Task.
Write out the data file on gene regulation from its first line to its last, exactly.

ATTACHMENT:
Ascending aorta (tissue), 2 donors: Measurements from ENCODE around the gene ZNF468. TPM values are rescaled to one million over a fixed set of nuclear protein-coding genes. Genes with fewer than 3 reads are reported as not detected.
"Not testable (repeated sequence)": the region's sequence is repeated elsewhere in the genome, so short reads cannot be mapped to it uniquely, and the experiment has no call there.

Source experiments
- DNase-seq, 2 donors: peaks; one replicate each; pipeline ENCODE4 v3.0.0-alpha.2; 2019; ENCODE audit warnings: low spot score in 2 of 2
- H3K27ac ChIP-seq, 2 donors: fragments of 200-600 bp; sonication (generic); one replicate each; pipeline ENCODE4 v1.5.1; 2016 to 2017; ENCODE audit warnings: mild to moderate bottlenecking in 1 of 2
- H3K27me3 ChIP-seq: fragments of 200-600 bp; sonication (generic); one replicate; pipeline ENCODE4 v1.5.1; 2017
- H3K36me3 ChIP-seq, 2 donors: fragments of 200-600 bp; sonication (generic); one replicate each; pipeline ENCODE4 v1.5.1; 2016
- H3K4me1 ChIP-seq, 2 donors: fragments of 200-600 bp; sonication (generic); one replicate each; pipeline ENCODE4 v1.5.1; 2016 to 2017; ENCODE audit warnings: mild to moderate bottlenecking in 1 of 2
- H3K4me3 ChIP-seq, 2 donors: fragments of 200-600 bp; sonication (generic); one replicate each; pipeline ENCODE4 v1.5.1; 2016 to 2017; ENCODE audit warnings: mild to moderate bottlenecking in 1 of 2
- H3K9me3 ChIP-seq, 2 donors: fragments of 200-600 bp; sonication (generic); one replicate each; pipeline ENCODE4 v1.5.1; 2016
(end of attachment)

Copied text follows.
Ascending aorta (tissue), 2 donors: Measurements from ENCODE around the gene ZNF468. TPM values are rescaled to one million over a fixed set of nuclear protein-coding genes. Genes with fewer than 3 reads are reported as not detected.
"Not testable (repeated sequence)": the region's sequence is repeated elsewhere in the genome, so short reads cannot be mapped to it uniquely, and the experiment has no call there.

Source experiments
- DNase-seq, 2 donors: peaks; one replicate each; pipeline ENCODE4 v3.0.0-alpha.2; 2019; ENCODE audit warnings: low spot score in 2 of 2
- H3K27ac ChIP-seq, 2 donors: fragments of 200-600 bp; sonication (generic); one replicate each; pipeline ENCODE4 v1.5.1; 2016 to 2017; ENCODE audit warnings: mild to moderate bottlenecking in 1 of 2
- H3K27me3 ChIP-seq: fragments of 200-600 bp; sonication (generic); one replicate; pipeline ENCODE4 v1.5.1; 2017
- H3K36me3 ChIP-seq, 2 donors: fragments of 200-600 bp; sonication (generic); one replicate each; pipeline ENCODE4 v1.5.1; 2016
- H3K4me1 ChIP-seq, 2 donors: fragments of 200-600 bp; sonication (generic); one replicate each; pipeline ENCODE4 v1.5.1; 2016 to 2017; ENCODE audit warnings: mild to moderate bottlenecking in 1 of 2
- H3K4me3 ChIP-seq, 2 donors: fragments of 200-600 bp; sonication (generic); one replicate each; pipeline ENCODE4 v1.5.1; 2016 to 2017; ENCODE audit warnings: mild to moderate bottlenecking in 1 of 2
- H3K9me3 ChIP-seq, 2 donors: fragments of 200-600 bp; sonication (generic); one replicate each; pipeline ENCODE4 v1.5.1; 2016